Iowa's Maharishi International University settles donor's lawsuit over supposedly lost stock


HR King
May 29, 2001
Maharishi International University has settled a lawsuit with a donor who claimed a paperwork snafu by the school cost her $500,000.

Mary Town, of Wyoming, said in an April lawsuit that officials at the Fairfield-based Transcendental Meditation school failed to properly sign a stock transfer certificate that was supposed to return 166,667 donated shares of her ex-husband's organic farming company to her possession.

Town's attorney, Jeffrey Stone, filed a notice in U.S. District Court on Monday to inform a judge that his client was dismissing the case after the two sides reached an undisclosed settlement in August.

"The case has been resolved amicably and to the parties' mutual satisfaction," Stone said Tuesday.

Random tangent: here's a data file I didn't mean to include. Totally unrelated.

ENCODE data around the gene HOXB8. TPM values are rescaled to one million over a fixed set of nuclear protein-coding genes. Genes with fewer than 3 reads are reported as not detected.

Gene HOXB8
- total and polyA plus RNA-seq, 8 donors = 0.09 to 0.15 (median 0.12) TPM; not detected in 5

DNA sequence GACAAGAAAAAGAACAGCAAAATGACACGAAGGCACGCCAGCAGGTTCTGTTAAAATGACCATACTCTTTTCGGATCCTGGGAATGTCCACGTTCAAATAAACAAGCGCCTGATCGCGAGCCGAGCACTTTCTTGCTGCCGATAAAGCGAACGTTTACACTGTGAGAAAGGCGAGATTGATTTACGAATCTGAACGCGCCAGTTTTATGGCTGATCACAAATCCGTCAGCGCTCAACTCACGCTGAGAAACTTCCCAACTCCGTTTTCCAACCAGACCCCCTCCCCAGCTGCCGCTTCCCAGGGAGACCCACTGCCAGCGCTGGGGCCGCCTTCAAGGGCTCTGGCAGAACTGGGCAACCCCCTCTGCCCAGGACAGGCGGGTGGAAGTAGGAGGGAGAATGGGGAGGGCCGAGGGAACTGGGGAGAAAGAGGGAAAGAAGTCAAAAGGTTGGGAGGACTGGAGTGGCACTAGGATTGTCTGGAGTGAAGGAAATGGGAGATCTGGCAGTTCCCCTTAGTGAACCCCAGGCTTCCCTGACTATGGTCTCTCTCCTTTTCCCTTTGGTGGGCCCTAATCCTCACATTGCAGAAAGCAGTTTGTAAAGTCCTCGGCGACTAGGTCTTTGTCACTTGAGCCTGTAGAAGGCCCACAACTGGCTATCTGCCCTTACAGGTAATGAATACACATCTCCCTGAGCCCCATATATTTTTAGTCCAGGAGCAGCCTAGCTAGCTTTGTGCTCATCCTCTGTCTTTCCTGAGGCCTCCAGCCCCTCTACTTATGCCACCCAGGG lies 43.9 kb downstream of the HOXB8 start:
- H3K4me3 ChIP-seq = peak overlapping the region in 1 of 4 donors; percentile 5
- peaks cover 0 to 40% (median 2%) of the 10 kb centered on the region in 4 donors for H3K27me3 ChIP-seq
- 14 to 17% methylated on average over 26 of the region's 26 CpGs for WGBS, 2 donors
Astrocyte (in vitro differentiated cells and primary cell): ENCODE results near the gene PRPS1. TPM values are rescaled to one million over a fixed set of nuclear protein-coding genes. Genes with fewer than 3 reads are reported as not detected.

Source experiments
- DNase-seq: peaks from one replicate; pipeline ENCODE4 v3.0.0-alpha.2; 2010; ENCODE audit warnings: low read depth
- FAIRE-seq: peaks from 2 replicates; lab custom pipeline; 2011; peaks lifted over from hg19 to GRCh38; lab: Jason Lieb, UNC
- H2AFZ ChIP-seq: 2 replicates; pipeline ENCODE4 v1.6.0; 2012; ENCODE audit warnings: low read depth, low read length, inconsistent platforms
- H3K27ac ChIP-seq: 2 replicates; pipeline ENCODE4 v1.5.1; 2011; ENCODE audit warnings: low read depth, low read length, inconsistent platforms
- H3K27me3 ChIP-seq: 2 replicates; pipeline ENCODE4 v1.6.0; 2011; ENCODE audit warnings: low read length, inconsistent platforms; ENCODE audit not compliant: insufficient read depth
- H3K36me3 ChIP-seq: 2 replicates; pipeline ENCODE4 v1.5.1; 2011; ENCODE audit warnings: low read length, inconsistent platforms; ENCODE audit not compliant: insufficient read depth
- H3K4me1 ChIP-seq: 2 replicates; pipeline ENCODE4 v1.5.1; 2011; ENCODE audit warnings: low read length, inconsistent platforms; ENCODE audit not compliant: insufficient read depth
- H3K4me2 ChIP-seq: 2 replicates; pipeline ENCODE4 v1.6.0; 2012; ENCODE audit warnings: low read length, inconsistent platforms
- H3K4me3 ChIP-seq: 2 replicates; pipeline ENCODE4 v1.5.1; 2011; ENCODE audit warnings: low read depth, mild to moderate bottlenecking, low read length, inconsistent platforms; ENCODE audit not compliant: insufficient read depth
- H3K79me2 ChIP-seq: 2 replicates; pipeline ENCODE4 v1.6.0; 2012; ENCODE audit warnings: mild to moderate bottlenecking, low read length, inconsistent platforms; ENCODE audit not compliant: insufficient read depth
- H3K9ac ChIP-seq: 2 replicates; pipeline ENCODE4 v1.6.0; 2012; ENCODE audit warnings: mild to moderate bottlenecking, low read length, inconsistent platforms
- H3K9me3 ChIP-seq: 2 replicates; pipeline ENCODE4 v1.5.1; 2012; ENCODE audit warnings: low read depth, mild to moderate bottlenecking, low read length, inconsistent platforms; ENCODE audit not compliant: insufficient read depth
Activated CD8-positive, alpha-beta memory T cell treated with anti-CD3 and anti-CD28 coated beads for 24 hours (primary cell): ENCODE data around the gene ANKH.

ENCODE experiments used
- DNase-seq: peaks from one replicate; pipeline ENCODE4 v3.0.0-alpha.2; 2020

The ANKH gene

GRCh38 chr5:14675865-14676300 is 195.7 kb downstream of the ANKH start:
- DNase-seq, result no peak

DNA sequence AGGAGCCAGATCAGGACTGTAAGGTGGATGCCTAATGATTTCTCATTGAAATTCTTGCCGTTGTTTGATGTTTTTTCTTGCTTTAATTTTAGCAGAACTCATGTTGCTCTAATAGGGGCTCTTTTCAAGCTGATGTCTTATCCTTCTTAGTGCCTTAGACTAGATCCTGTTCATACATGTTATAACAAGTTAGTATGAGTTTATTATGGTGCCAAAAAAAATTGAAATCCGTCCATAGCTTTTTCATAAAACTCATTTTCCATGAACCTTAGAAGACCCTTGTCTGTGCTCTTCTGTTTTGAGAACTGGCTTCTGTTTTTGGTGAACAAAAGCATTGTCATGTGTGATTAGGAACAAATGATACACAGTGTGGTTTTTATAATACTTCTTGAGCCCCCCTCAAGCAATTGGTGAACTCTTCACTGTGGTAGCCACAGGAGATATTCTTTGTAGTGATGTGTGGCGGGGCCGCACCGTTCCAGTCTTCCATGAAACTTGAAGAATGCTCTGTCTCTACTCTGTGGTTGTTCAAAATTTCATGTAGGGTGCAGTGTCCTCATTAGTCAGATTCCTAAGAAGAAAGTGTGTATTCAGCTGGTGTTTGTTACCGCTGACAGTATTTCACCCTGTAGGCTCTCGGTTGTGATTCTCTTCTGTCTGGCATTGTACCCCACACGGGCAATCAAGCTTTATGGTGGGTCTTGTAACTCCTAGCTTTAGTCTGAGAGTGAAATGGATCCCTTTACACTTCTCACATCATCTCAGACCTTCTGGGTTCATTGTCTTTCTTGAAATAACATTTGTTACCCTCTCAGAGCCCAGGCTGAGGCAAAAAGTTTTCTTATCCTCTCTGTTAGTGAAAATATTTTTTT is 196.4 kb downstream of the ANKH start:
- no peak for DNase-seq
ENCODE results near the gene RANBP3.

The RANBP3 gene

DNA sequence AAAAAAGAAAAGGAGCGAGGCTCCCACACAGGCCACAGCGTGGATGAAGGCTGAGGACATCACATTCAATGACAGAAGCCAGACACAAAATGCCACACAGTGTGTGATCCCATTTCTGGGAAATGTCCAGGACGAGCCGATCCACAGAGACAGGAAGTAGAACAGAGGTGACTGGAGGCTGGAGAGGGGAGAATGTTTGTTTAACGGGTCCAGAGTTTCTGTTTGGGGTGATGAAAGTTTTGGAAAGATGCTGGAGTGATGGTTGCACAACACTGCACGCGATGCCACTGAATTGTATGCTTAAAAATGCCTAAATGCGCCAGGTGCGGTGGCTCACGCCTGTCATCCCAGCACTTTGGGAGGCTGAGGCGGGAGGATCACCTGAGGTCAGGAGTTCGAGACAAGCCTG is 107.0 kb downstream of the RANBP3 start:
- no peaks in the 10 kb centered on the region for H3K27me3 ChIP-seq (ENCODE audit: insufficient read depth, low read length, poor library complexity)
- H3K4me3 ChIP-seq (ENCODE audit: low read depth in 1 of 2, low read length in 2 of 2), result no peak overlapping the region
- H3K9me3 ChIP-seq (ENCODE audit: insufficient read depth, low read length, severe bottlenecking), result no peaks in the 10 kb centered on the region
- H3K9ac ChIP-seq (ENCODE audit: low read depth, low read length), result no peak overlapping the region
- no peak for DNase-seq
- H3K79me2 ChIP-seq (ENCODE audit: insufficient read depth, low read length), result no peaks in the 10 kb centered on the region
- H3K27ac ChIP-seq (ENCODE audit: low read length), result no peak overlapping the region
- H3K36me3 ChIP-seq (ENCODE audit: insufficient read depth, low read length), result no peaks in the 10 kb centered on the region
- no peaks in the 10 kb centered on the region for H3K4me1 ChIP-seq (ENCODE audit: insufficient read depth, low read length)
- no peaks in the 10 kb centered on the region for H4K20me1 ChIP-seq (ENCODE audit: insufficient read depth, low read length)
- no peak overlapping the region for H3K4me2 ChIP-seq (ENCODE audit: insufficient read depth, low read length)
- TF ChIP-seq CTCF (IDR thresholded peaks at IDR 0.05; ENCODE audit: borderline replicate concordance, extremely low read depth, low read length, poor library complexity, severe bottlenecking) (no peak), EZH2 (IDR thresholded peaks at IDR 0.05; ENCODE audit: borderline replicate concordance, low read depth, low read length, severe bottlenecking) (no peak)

Town's then-husband, Phillip Town, started Westbridge Research Group in California in 1982 with a fellow Transcendental Meditation practitioner, Bill Witherspoon. Among other products, they sold organic fertilizer and insect repellent.

The Towns and Witherspoon later moved to Fairfield, where Witherspoon had helped found the university. According to the lawsuit, the Towns gifted the school with the company stock in December 1984. But, Mary Town claimed, administrators asked for cash instead.

The Towns allegedly agreed to pay the university $21,000 in exchange for the return of the stock. However, Mary Town claimed that the school's treasurer failed to properly sign the stock certificate. According to the complaint, a firm recording the owners of various shares did not officially move the stock back into Town's possession, even though she received the stock certificate.

Witherspoon told the Des Moines Register in April that he also donated stock to the school in the 1980s. He recalled that administrators asked him for cash instead, as well. He said he declined their request.

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"The stock didn't have significant value at the time," he said. "It had just been sitting and sitting and sitting. And nobody was following it. And to be truthful, it wasn't worth a whole huge amount."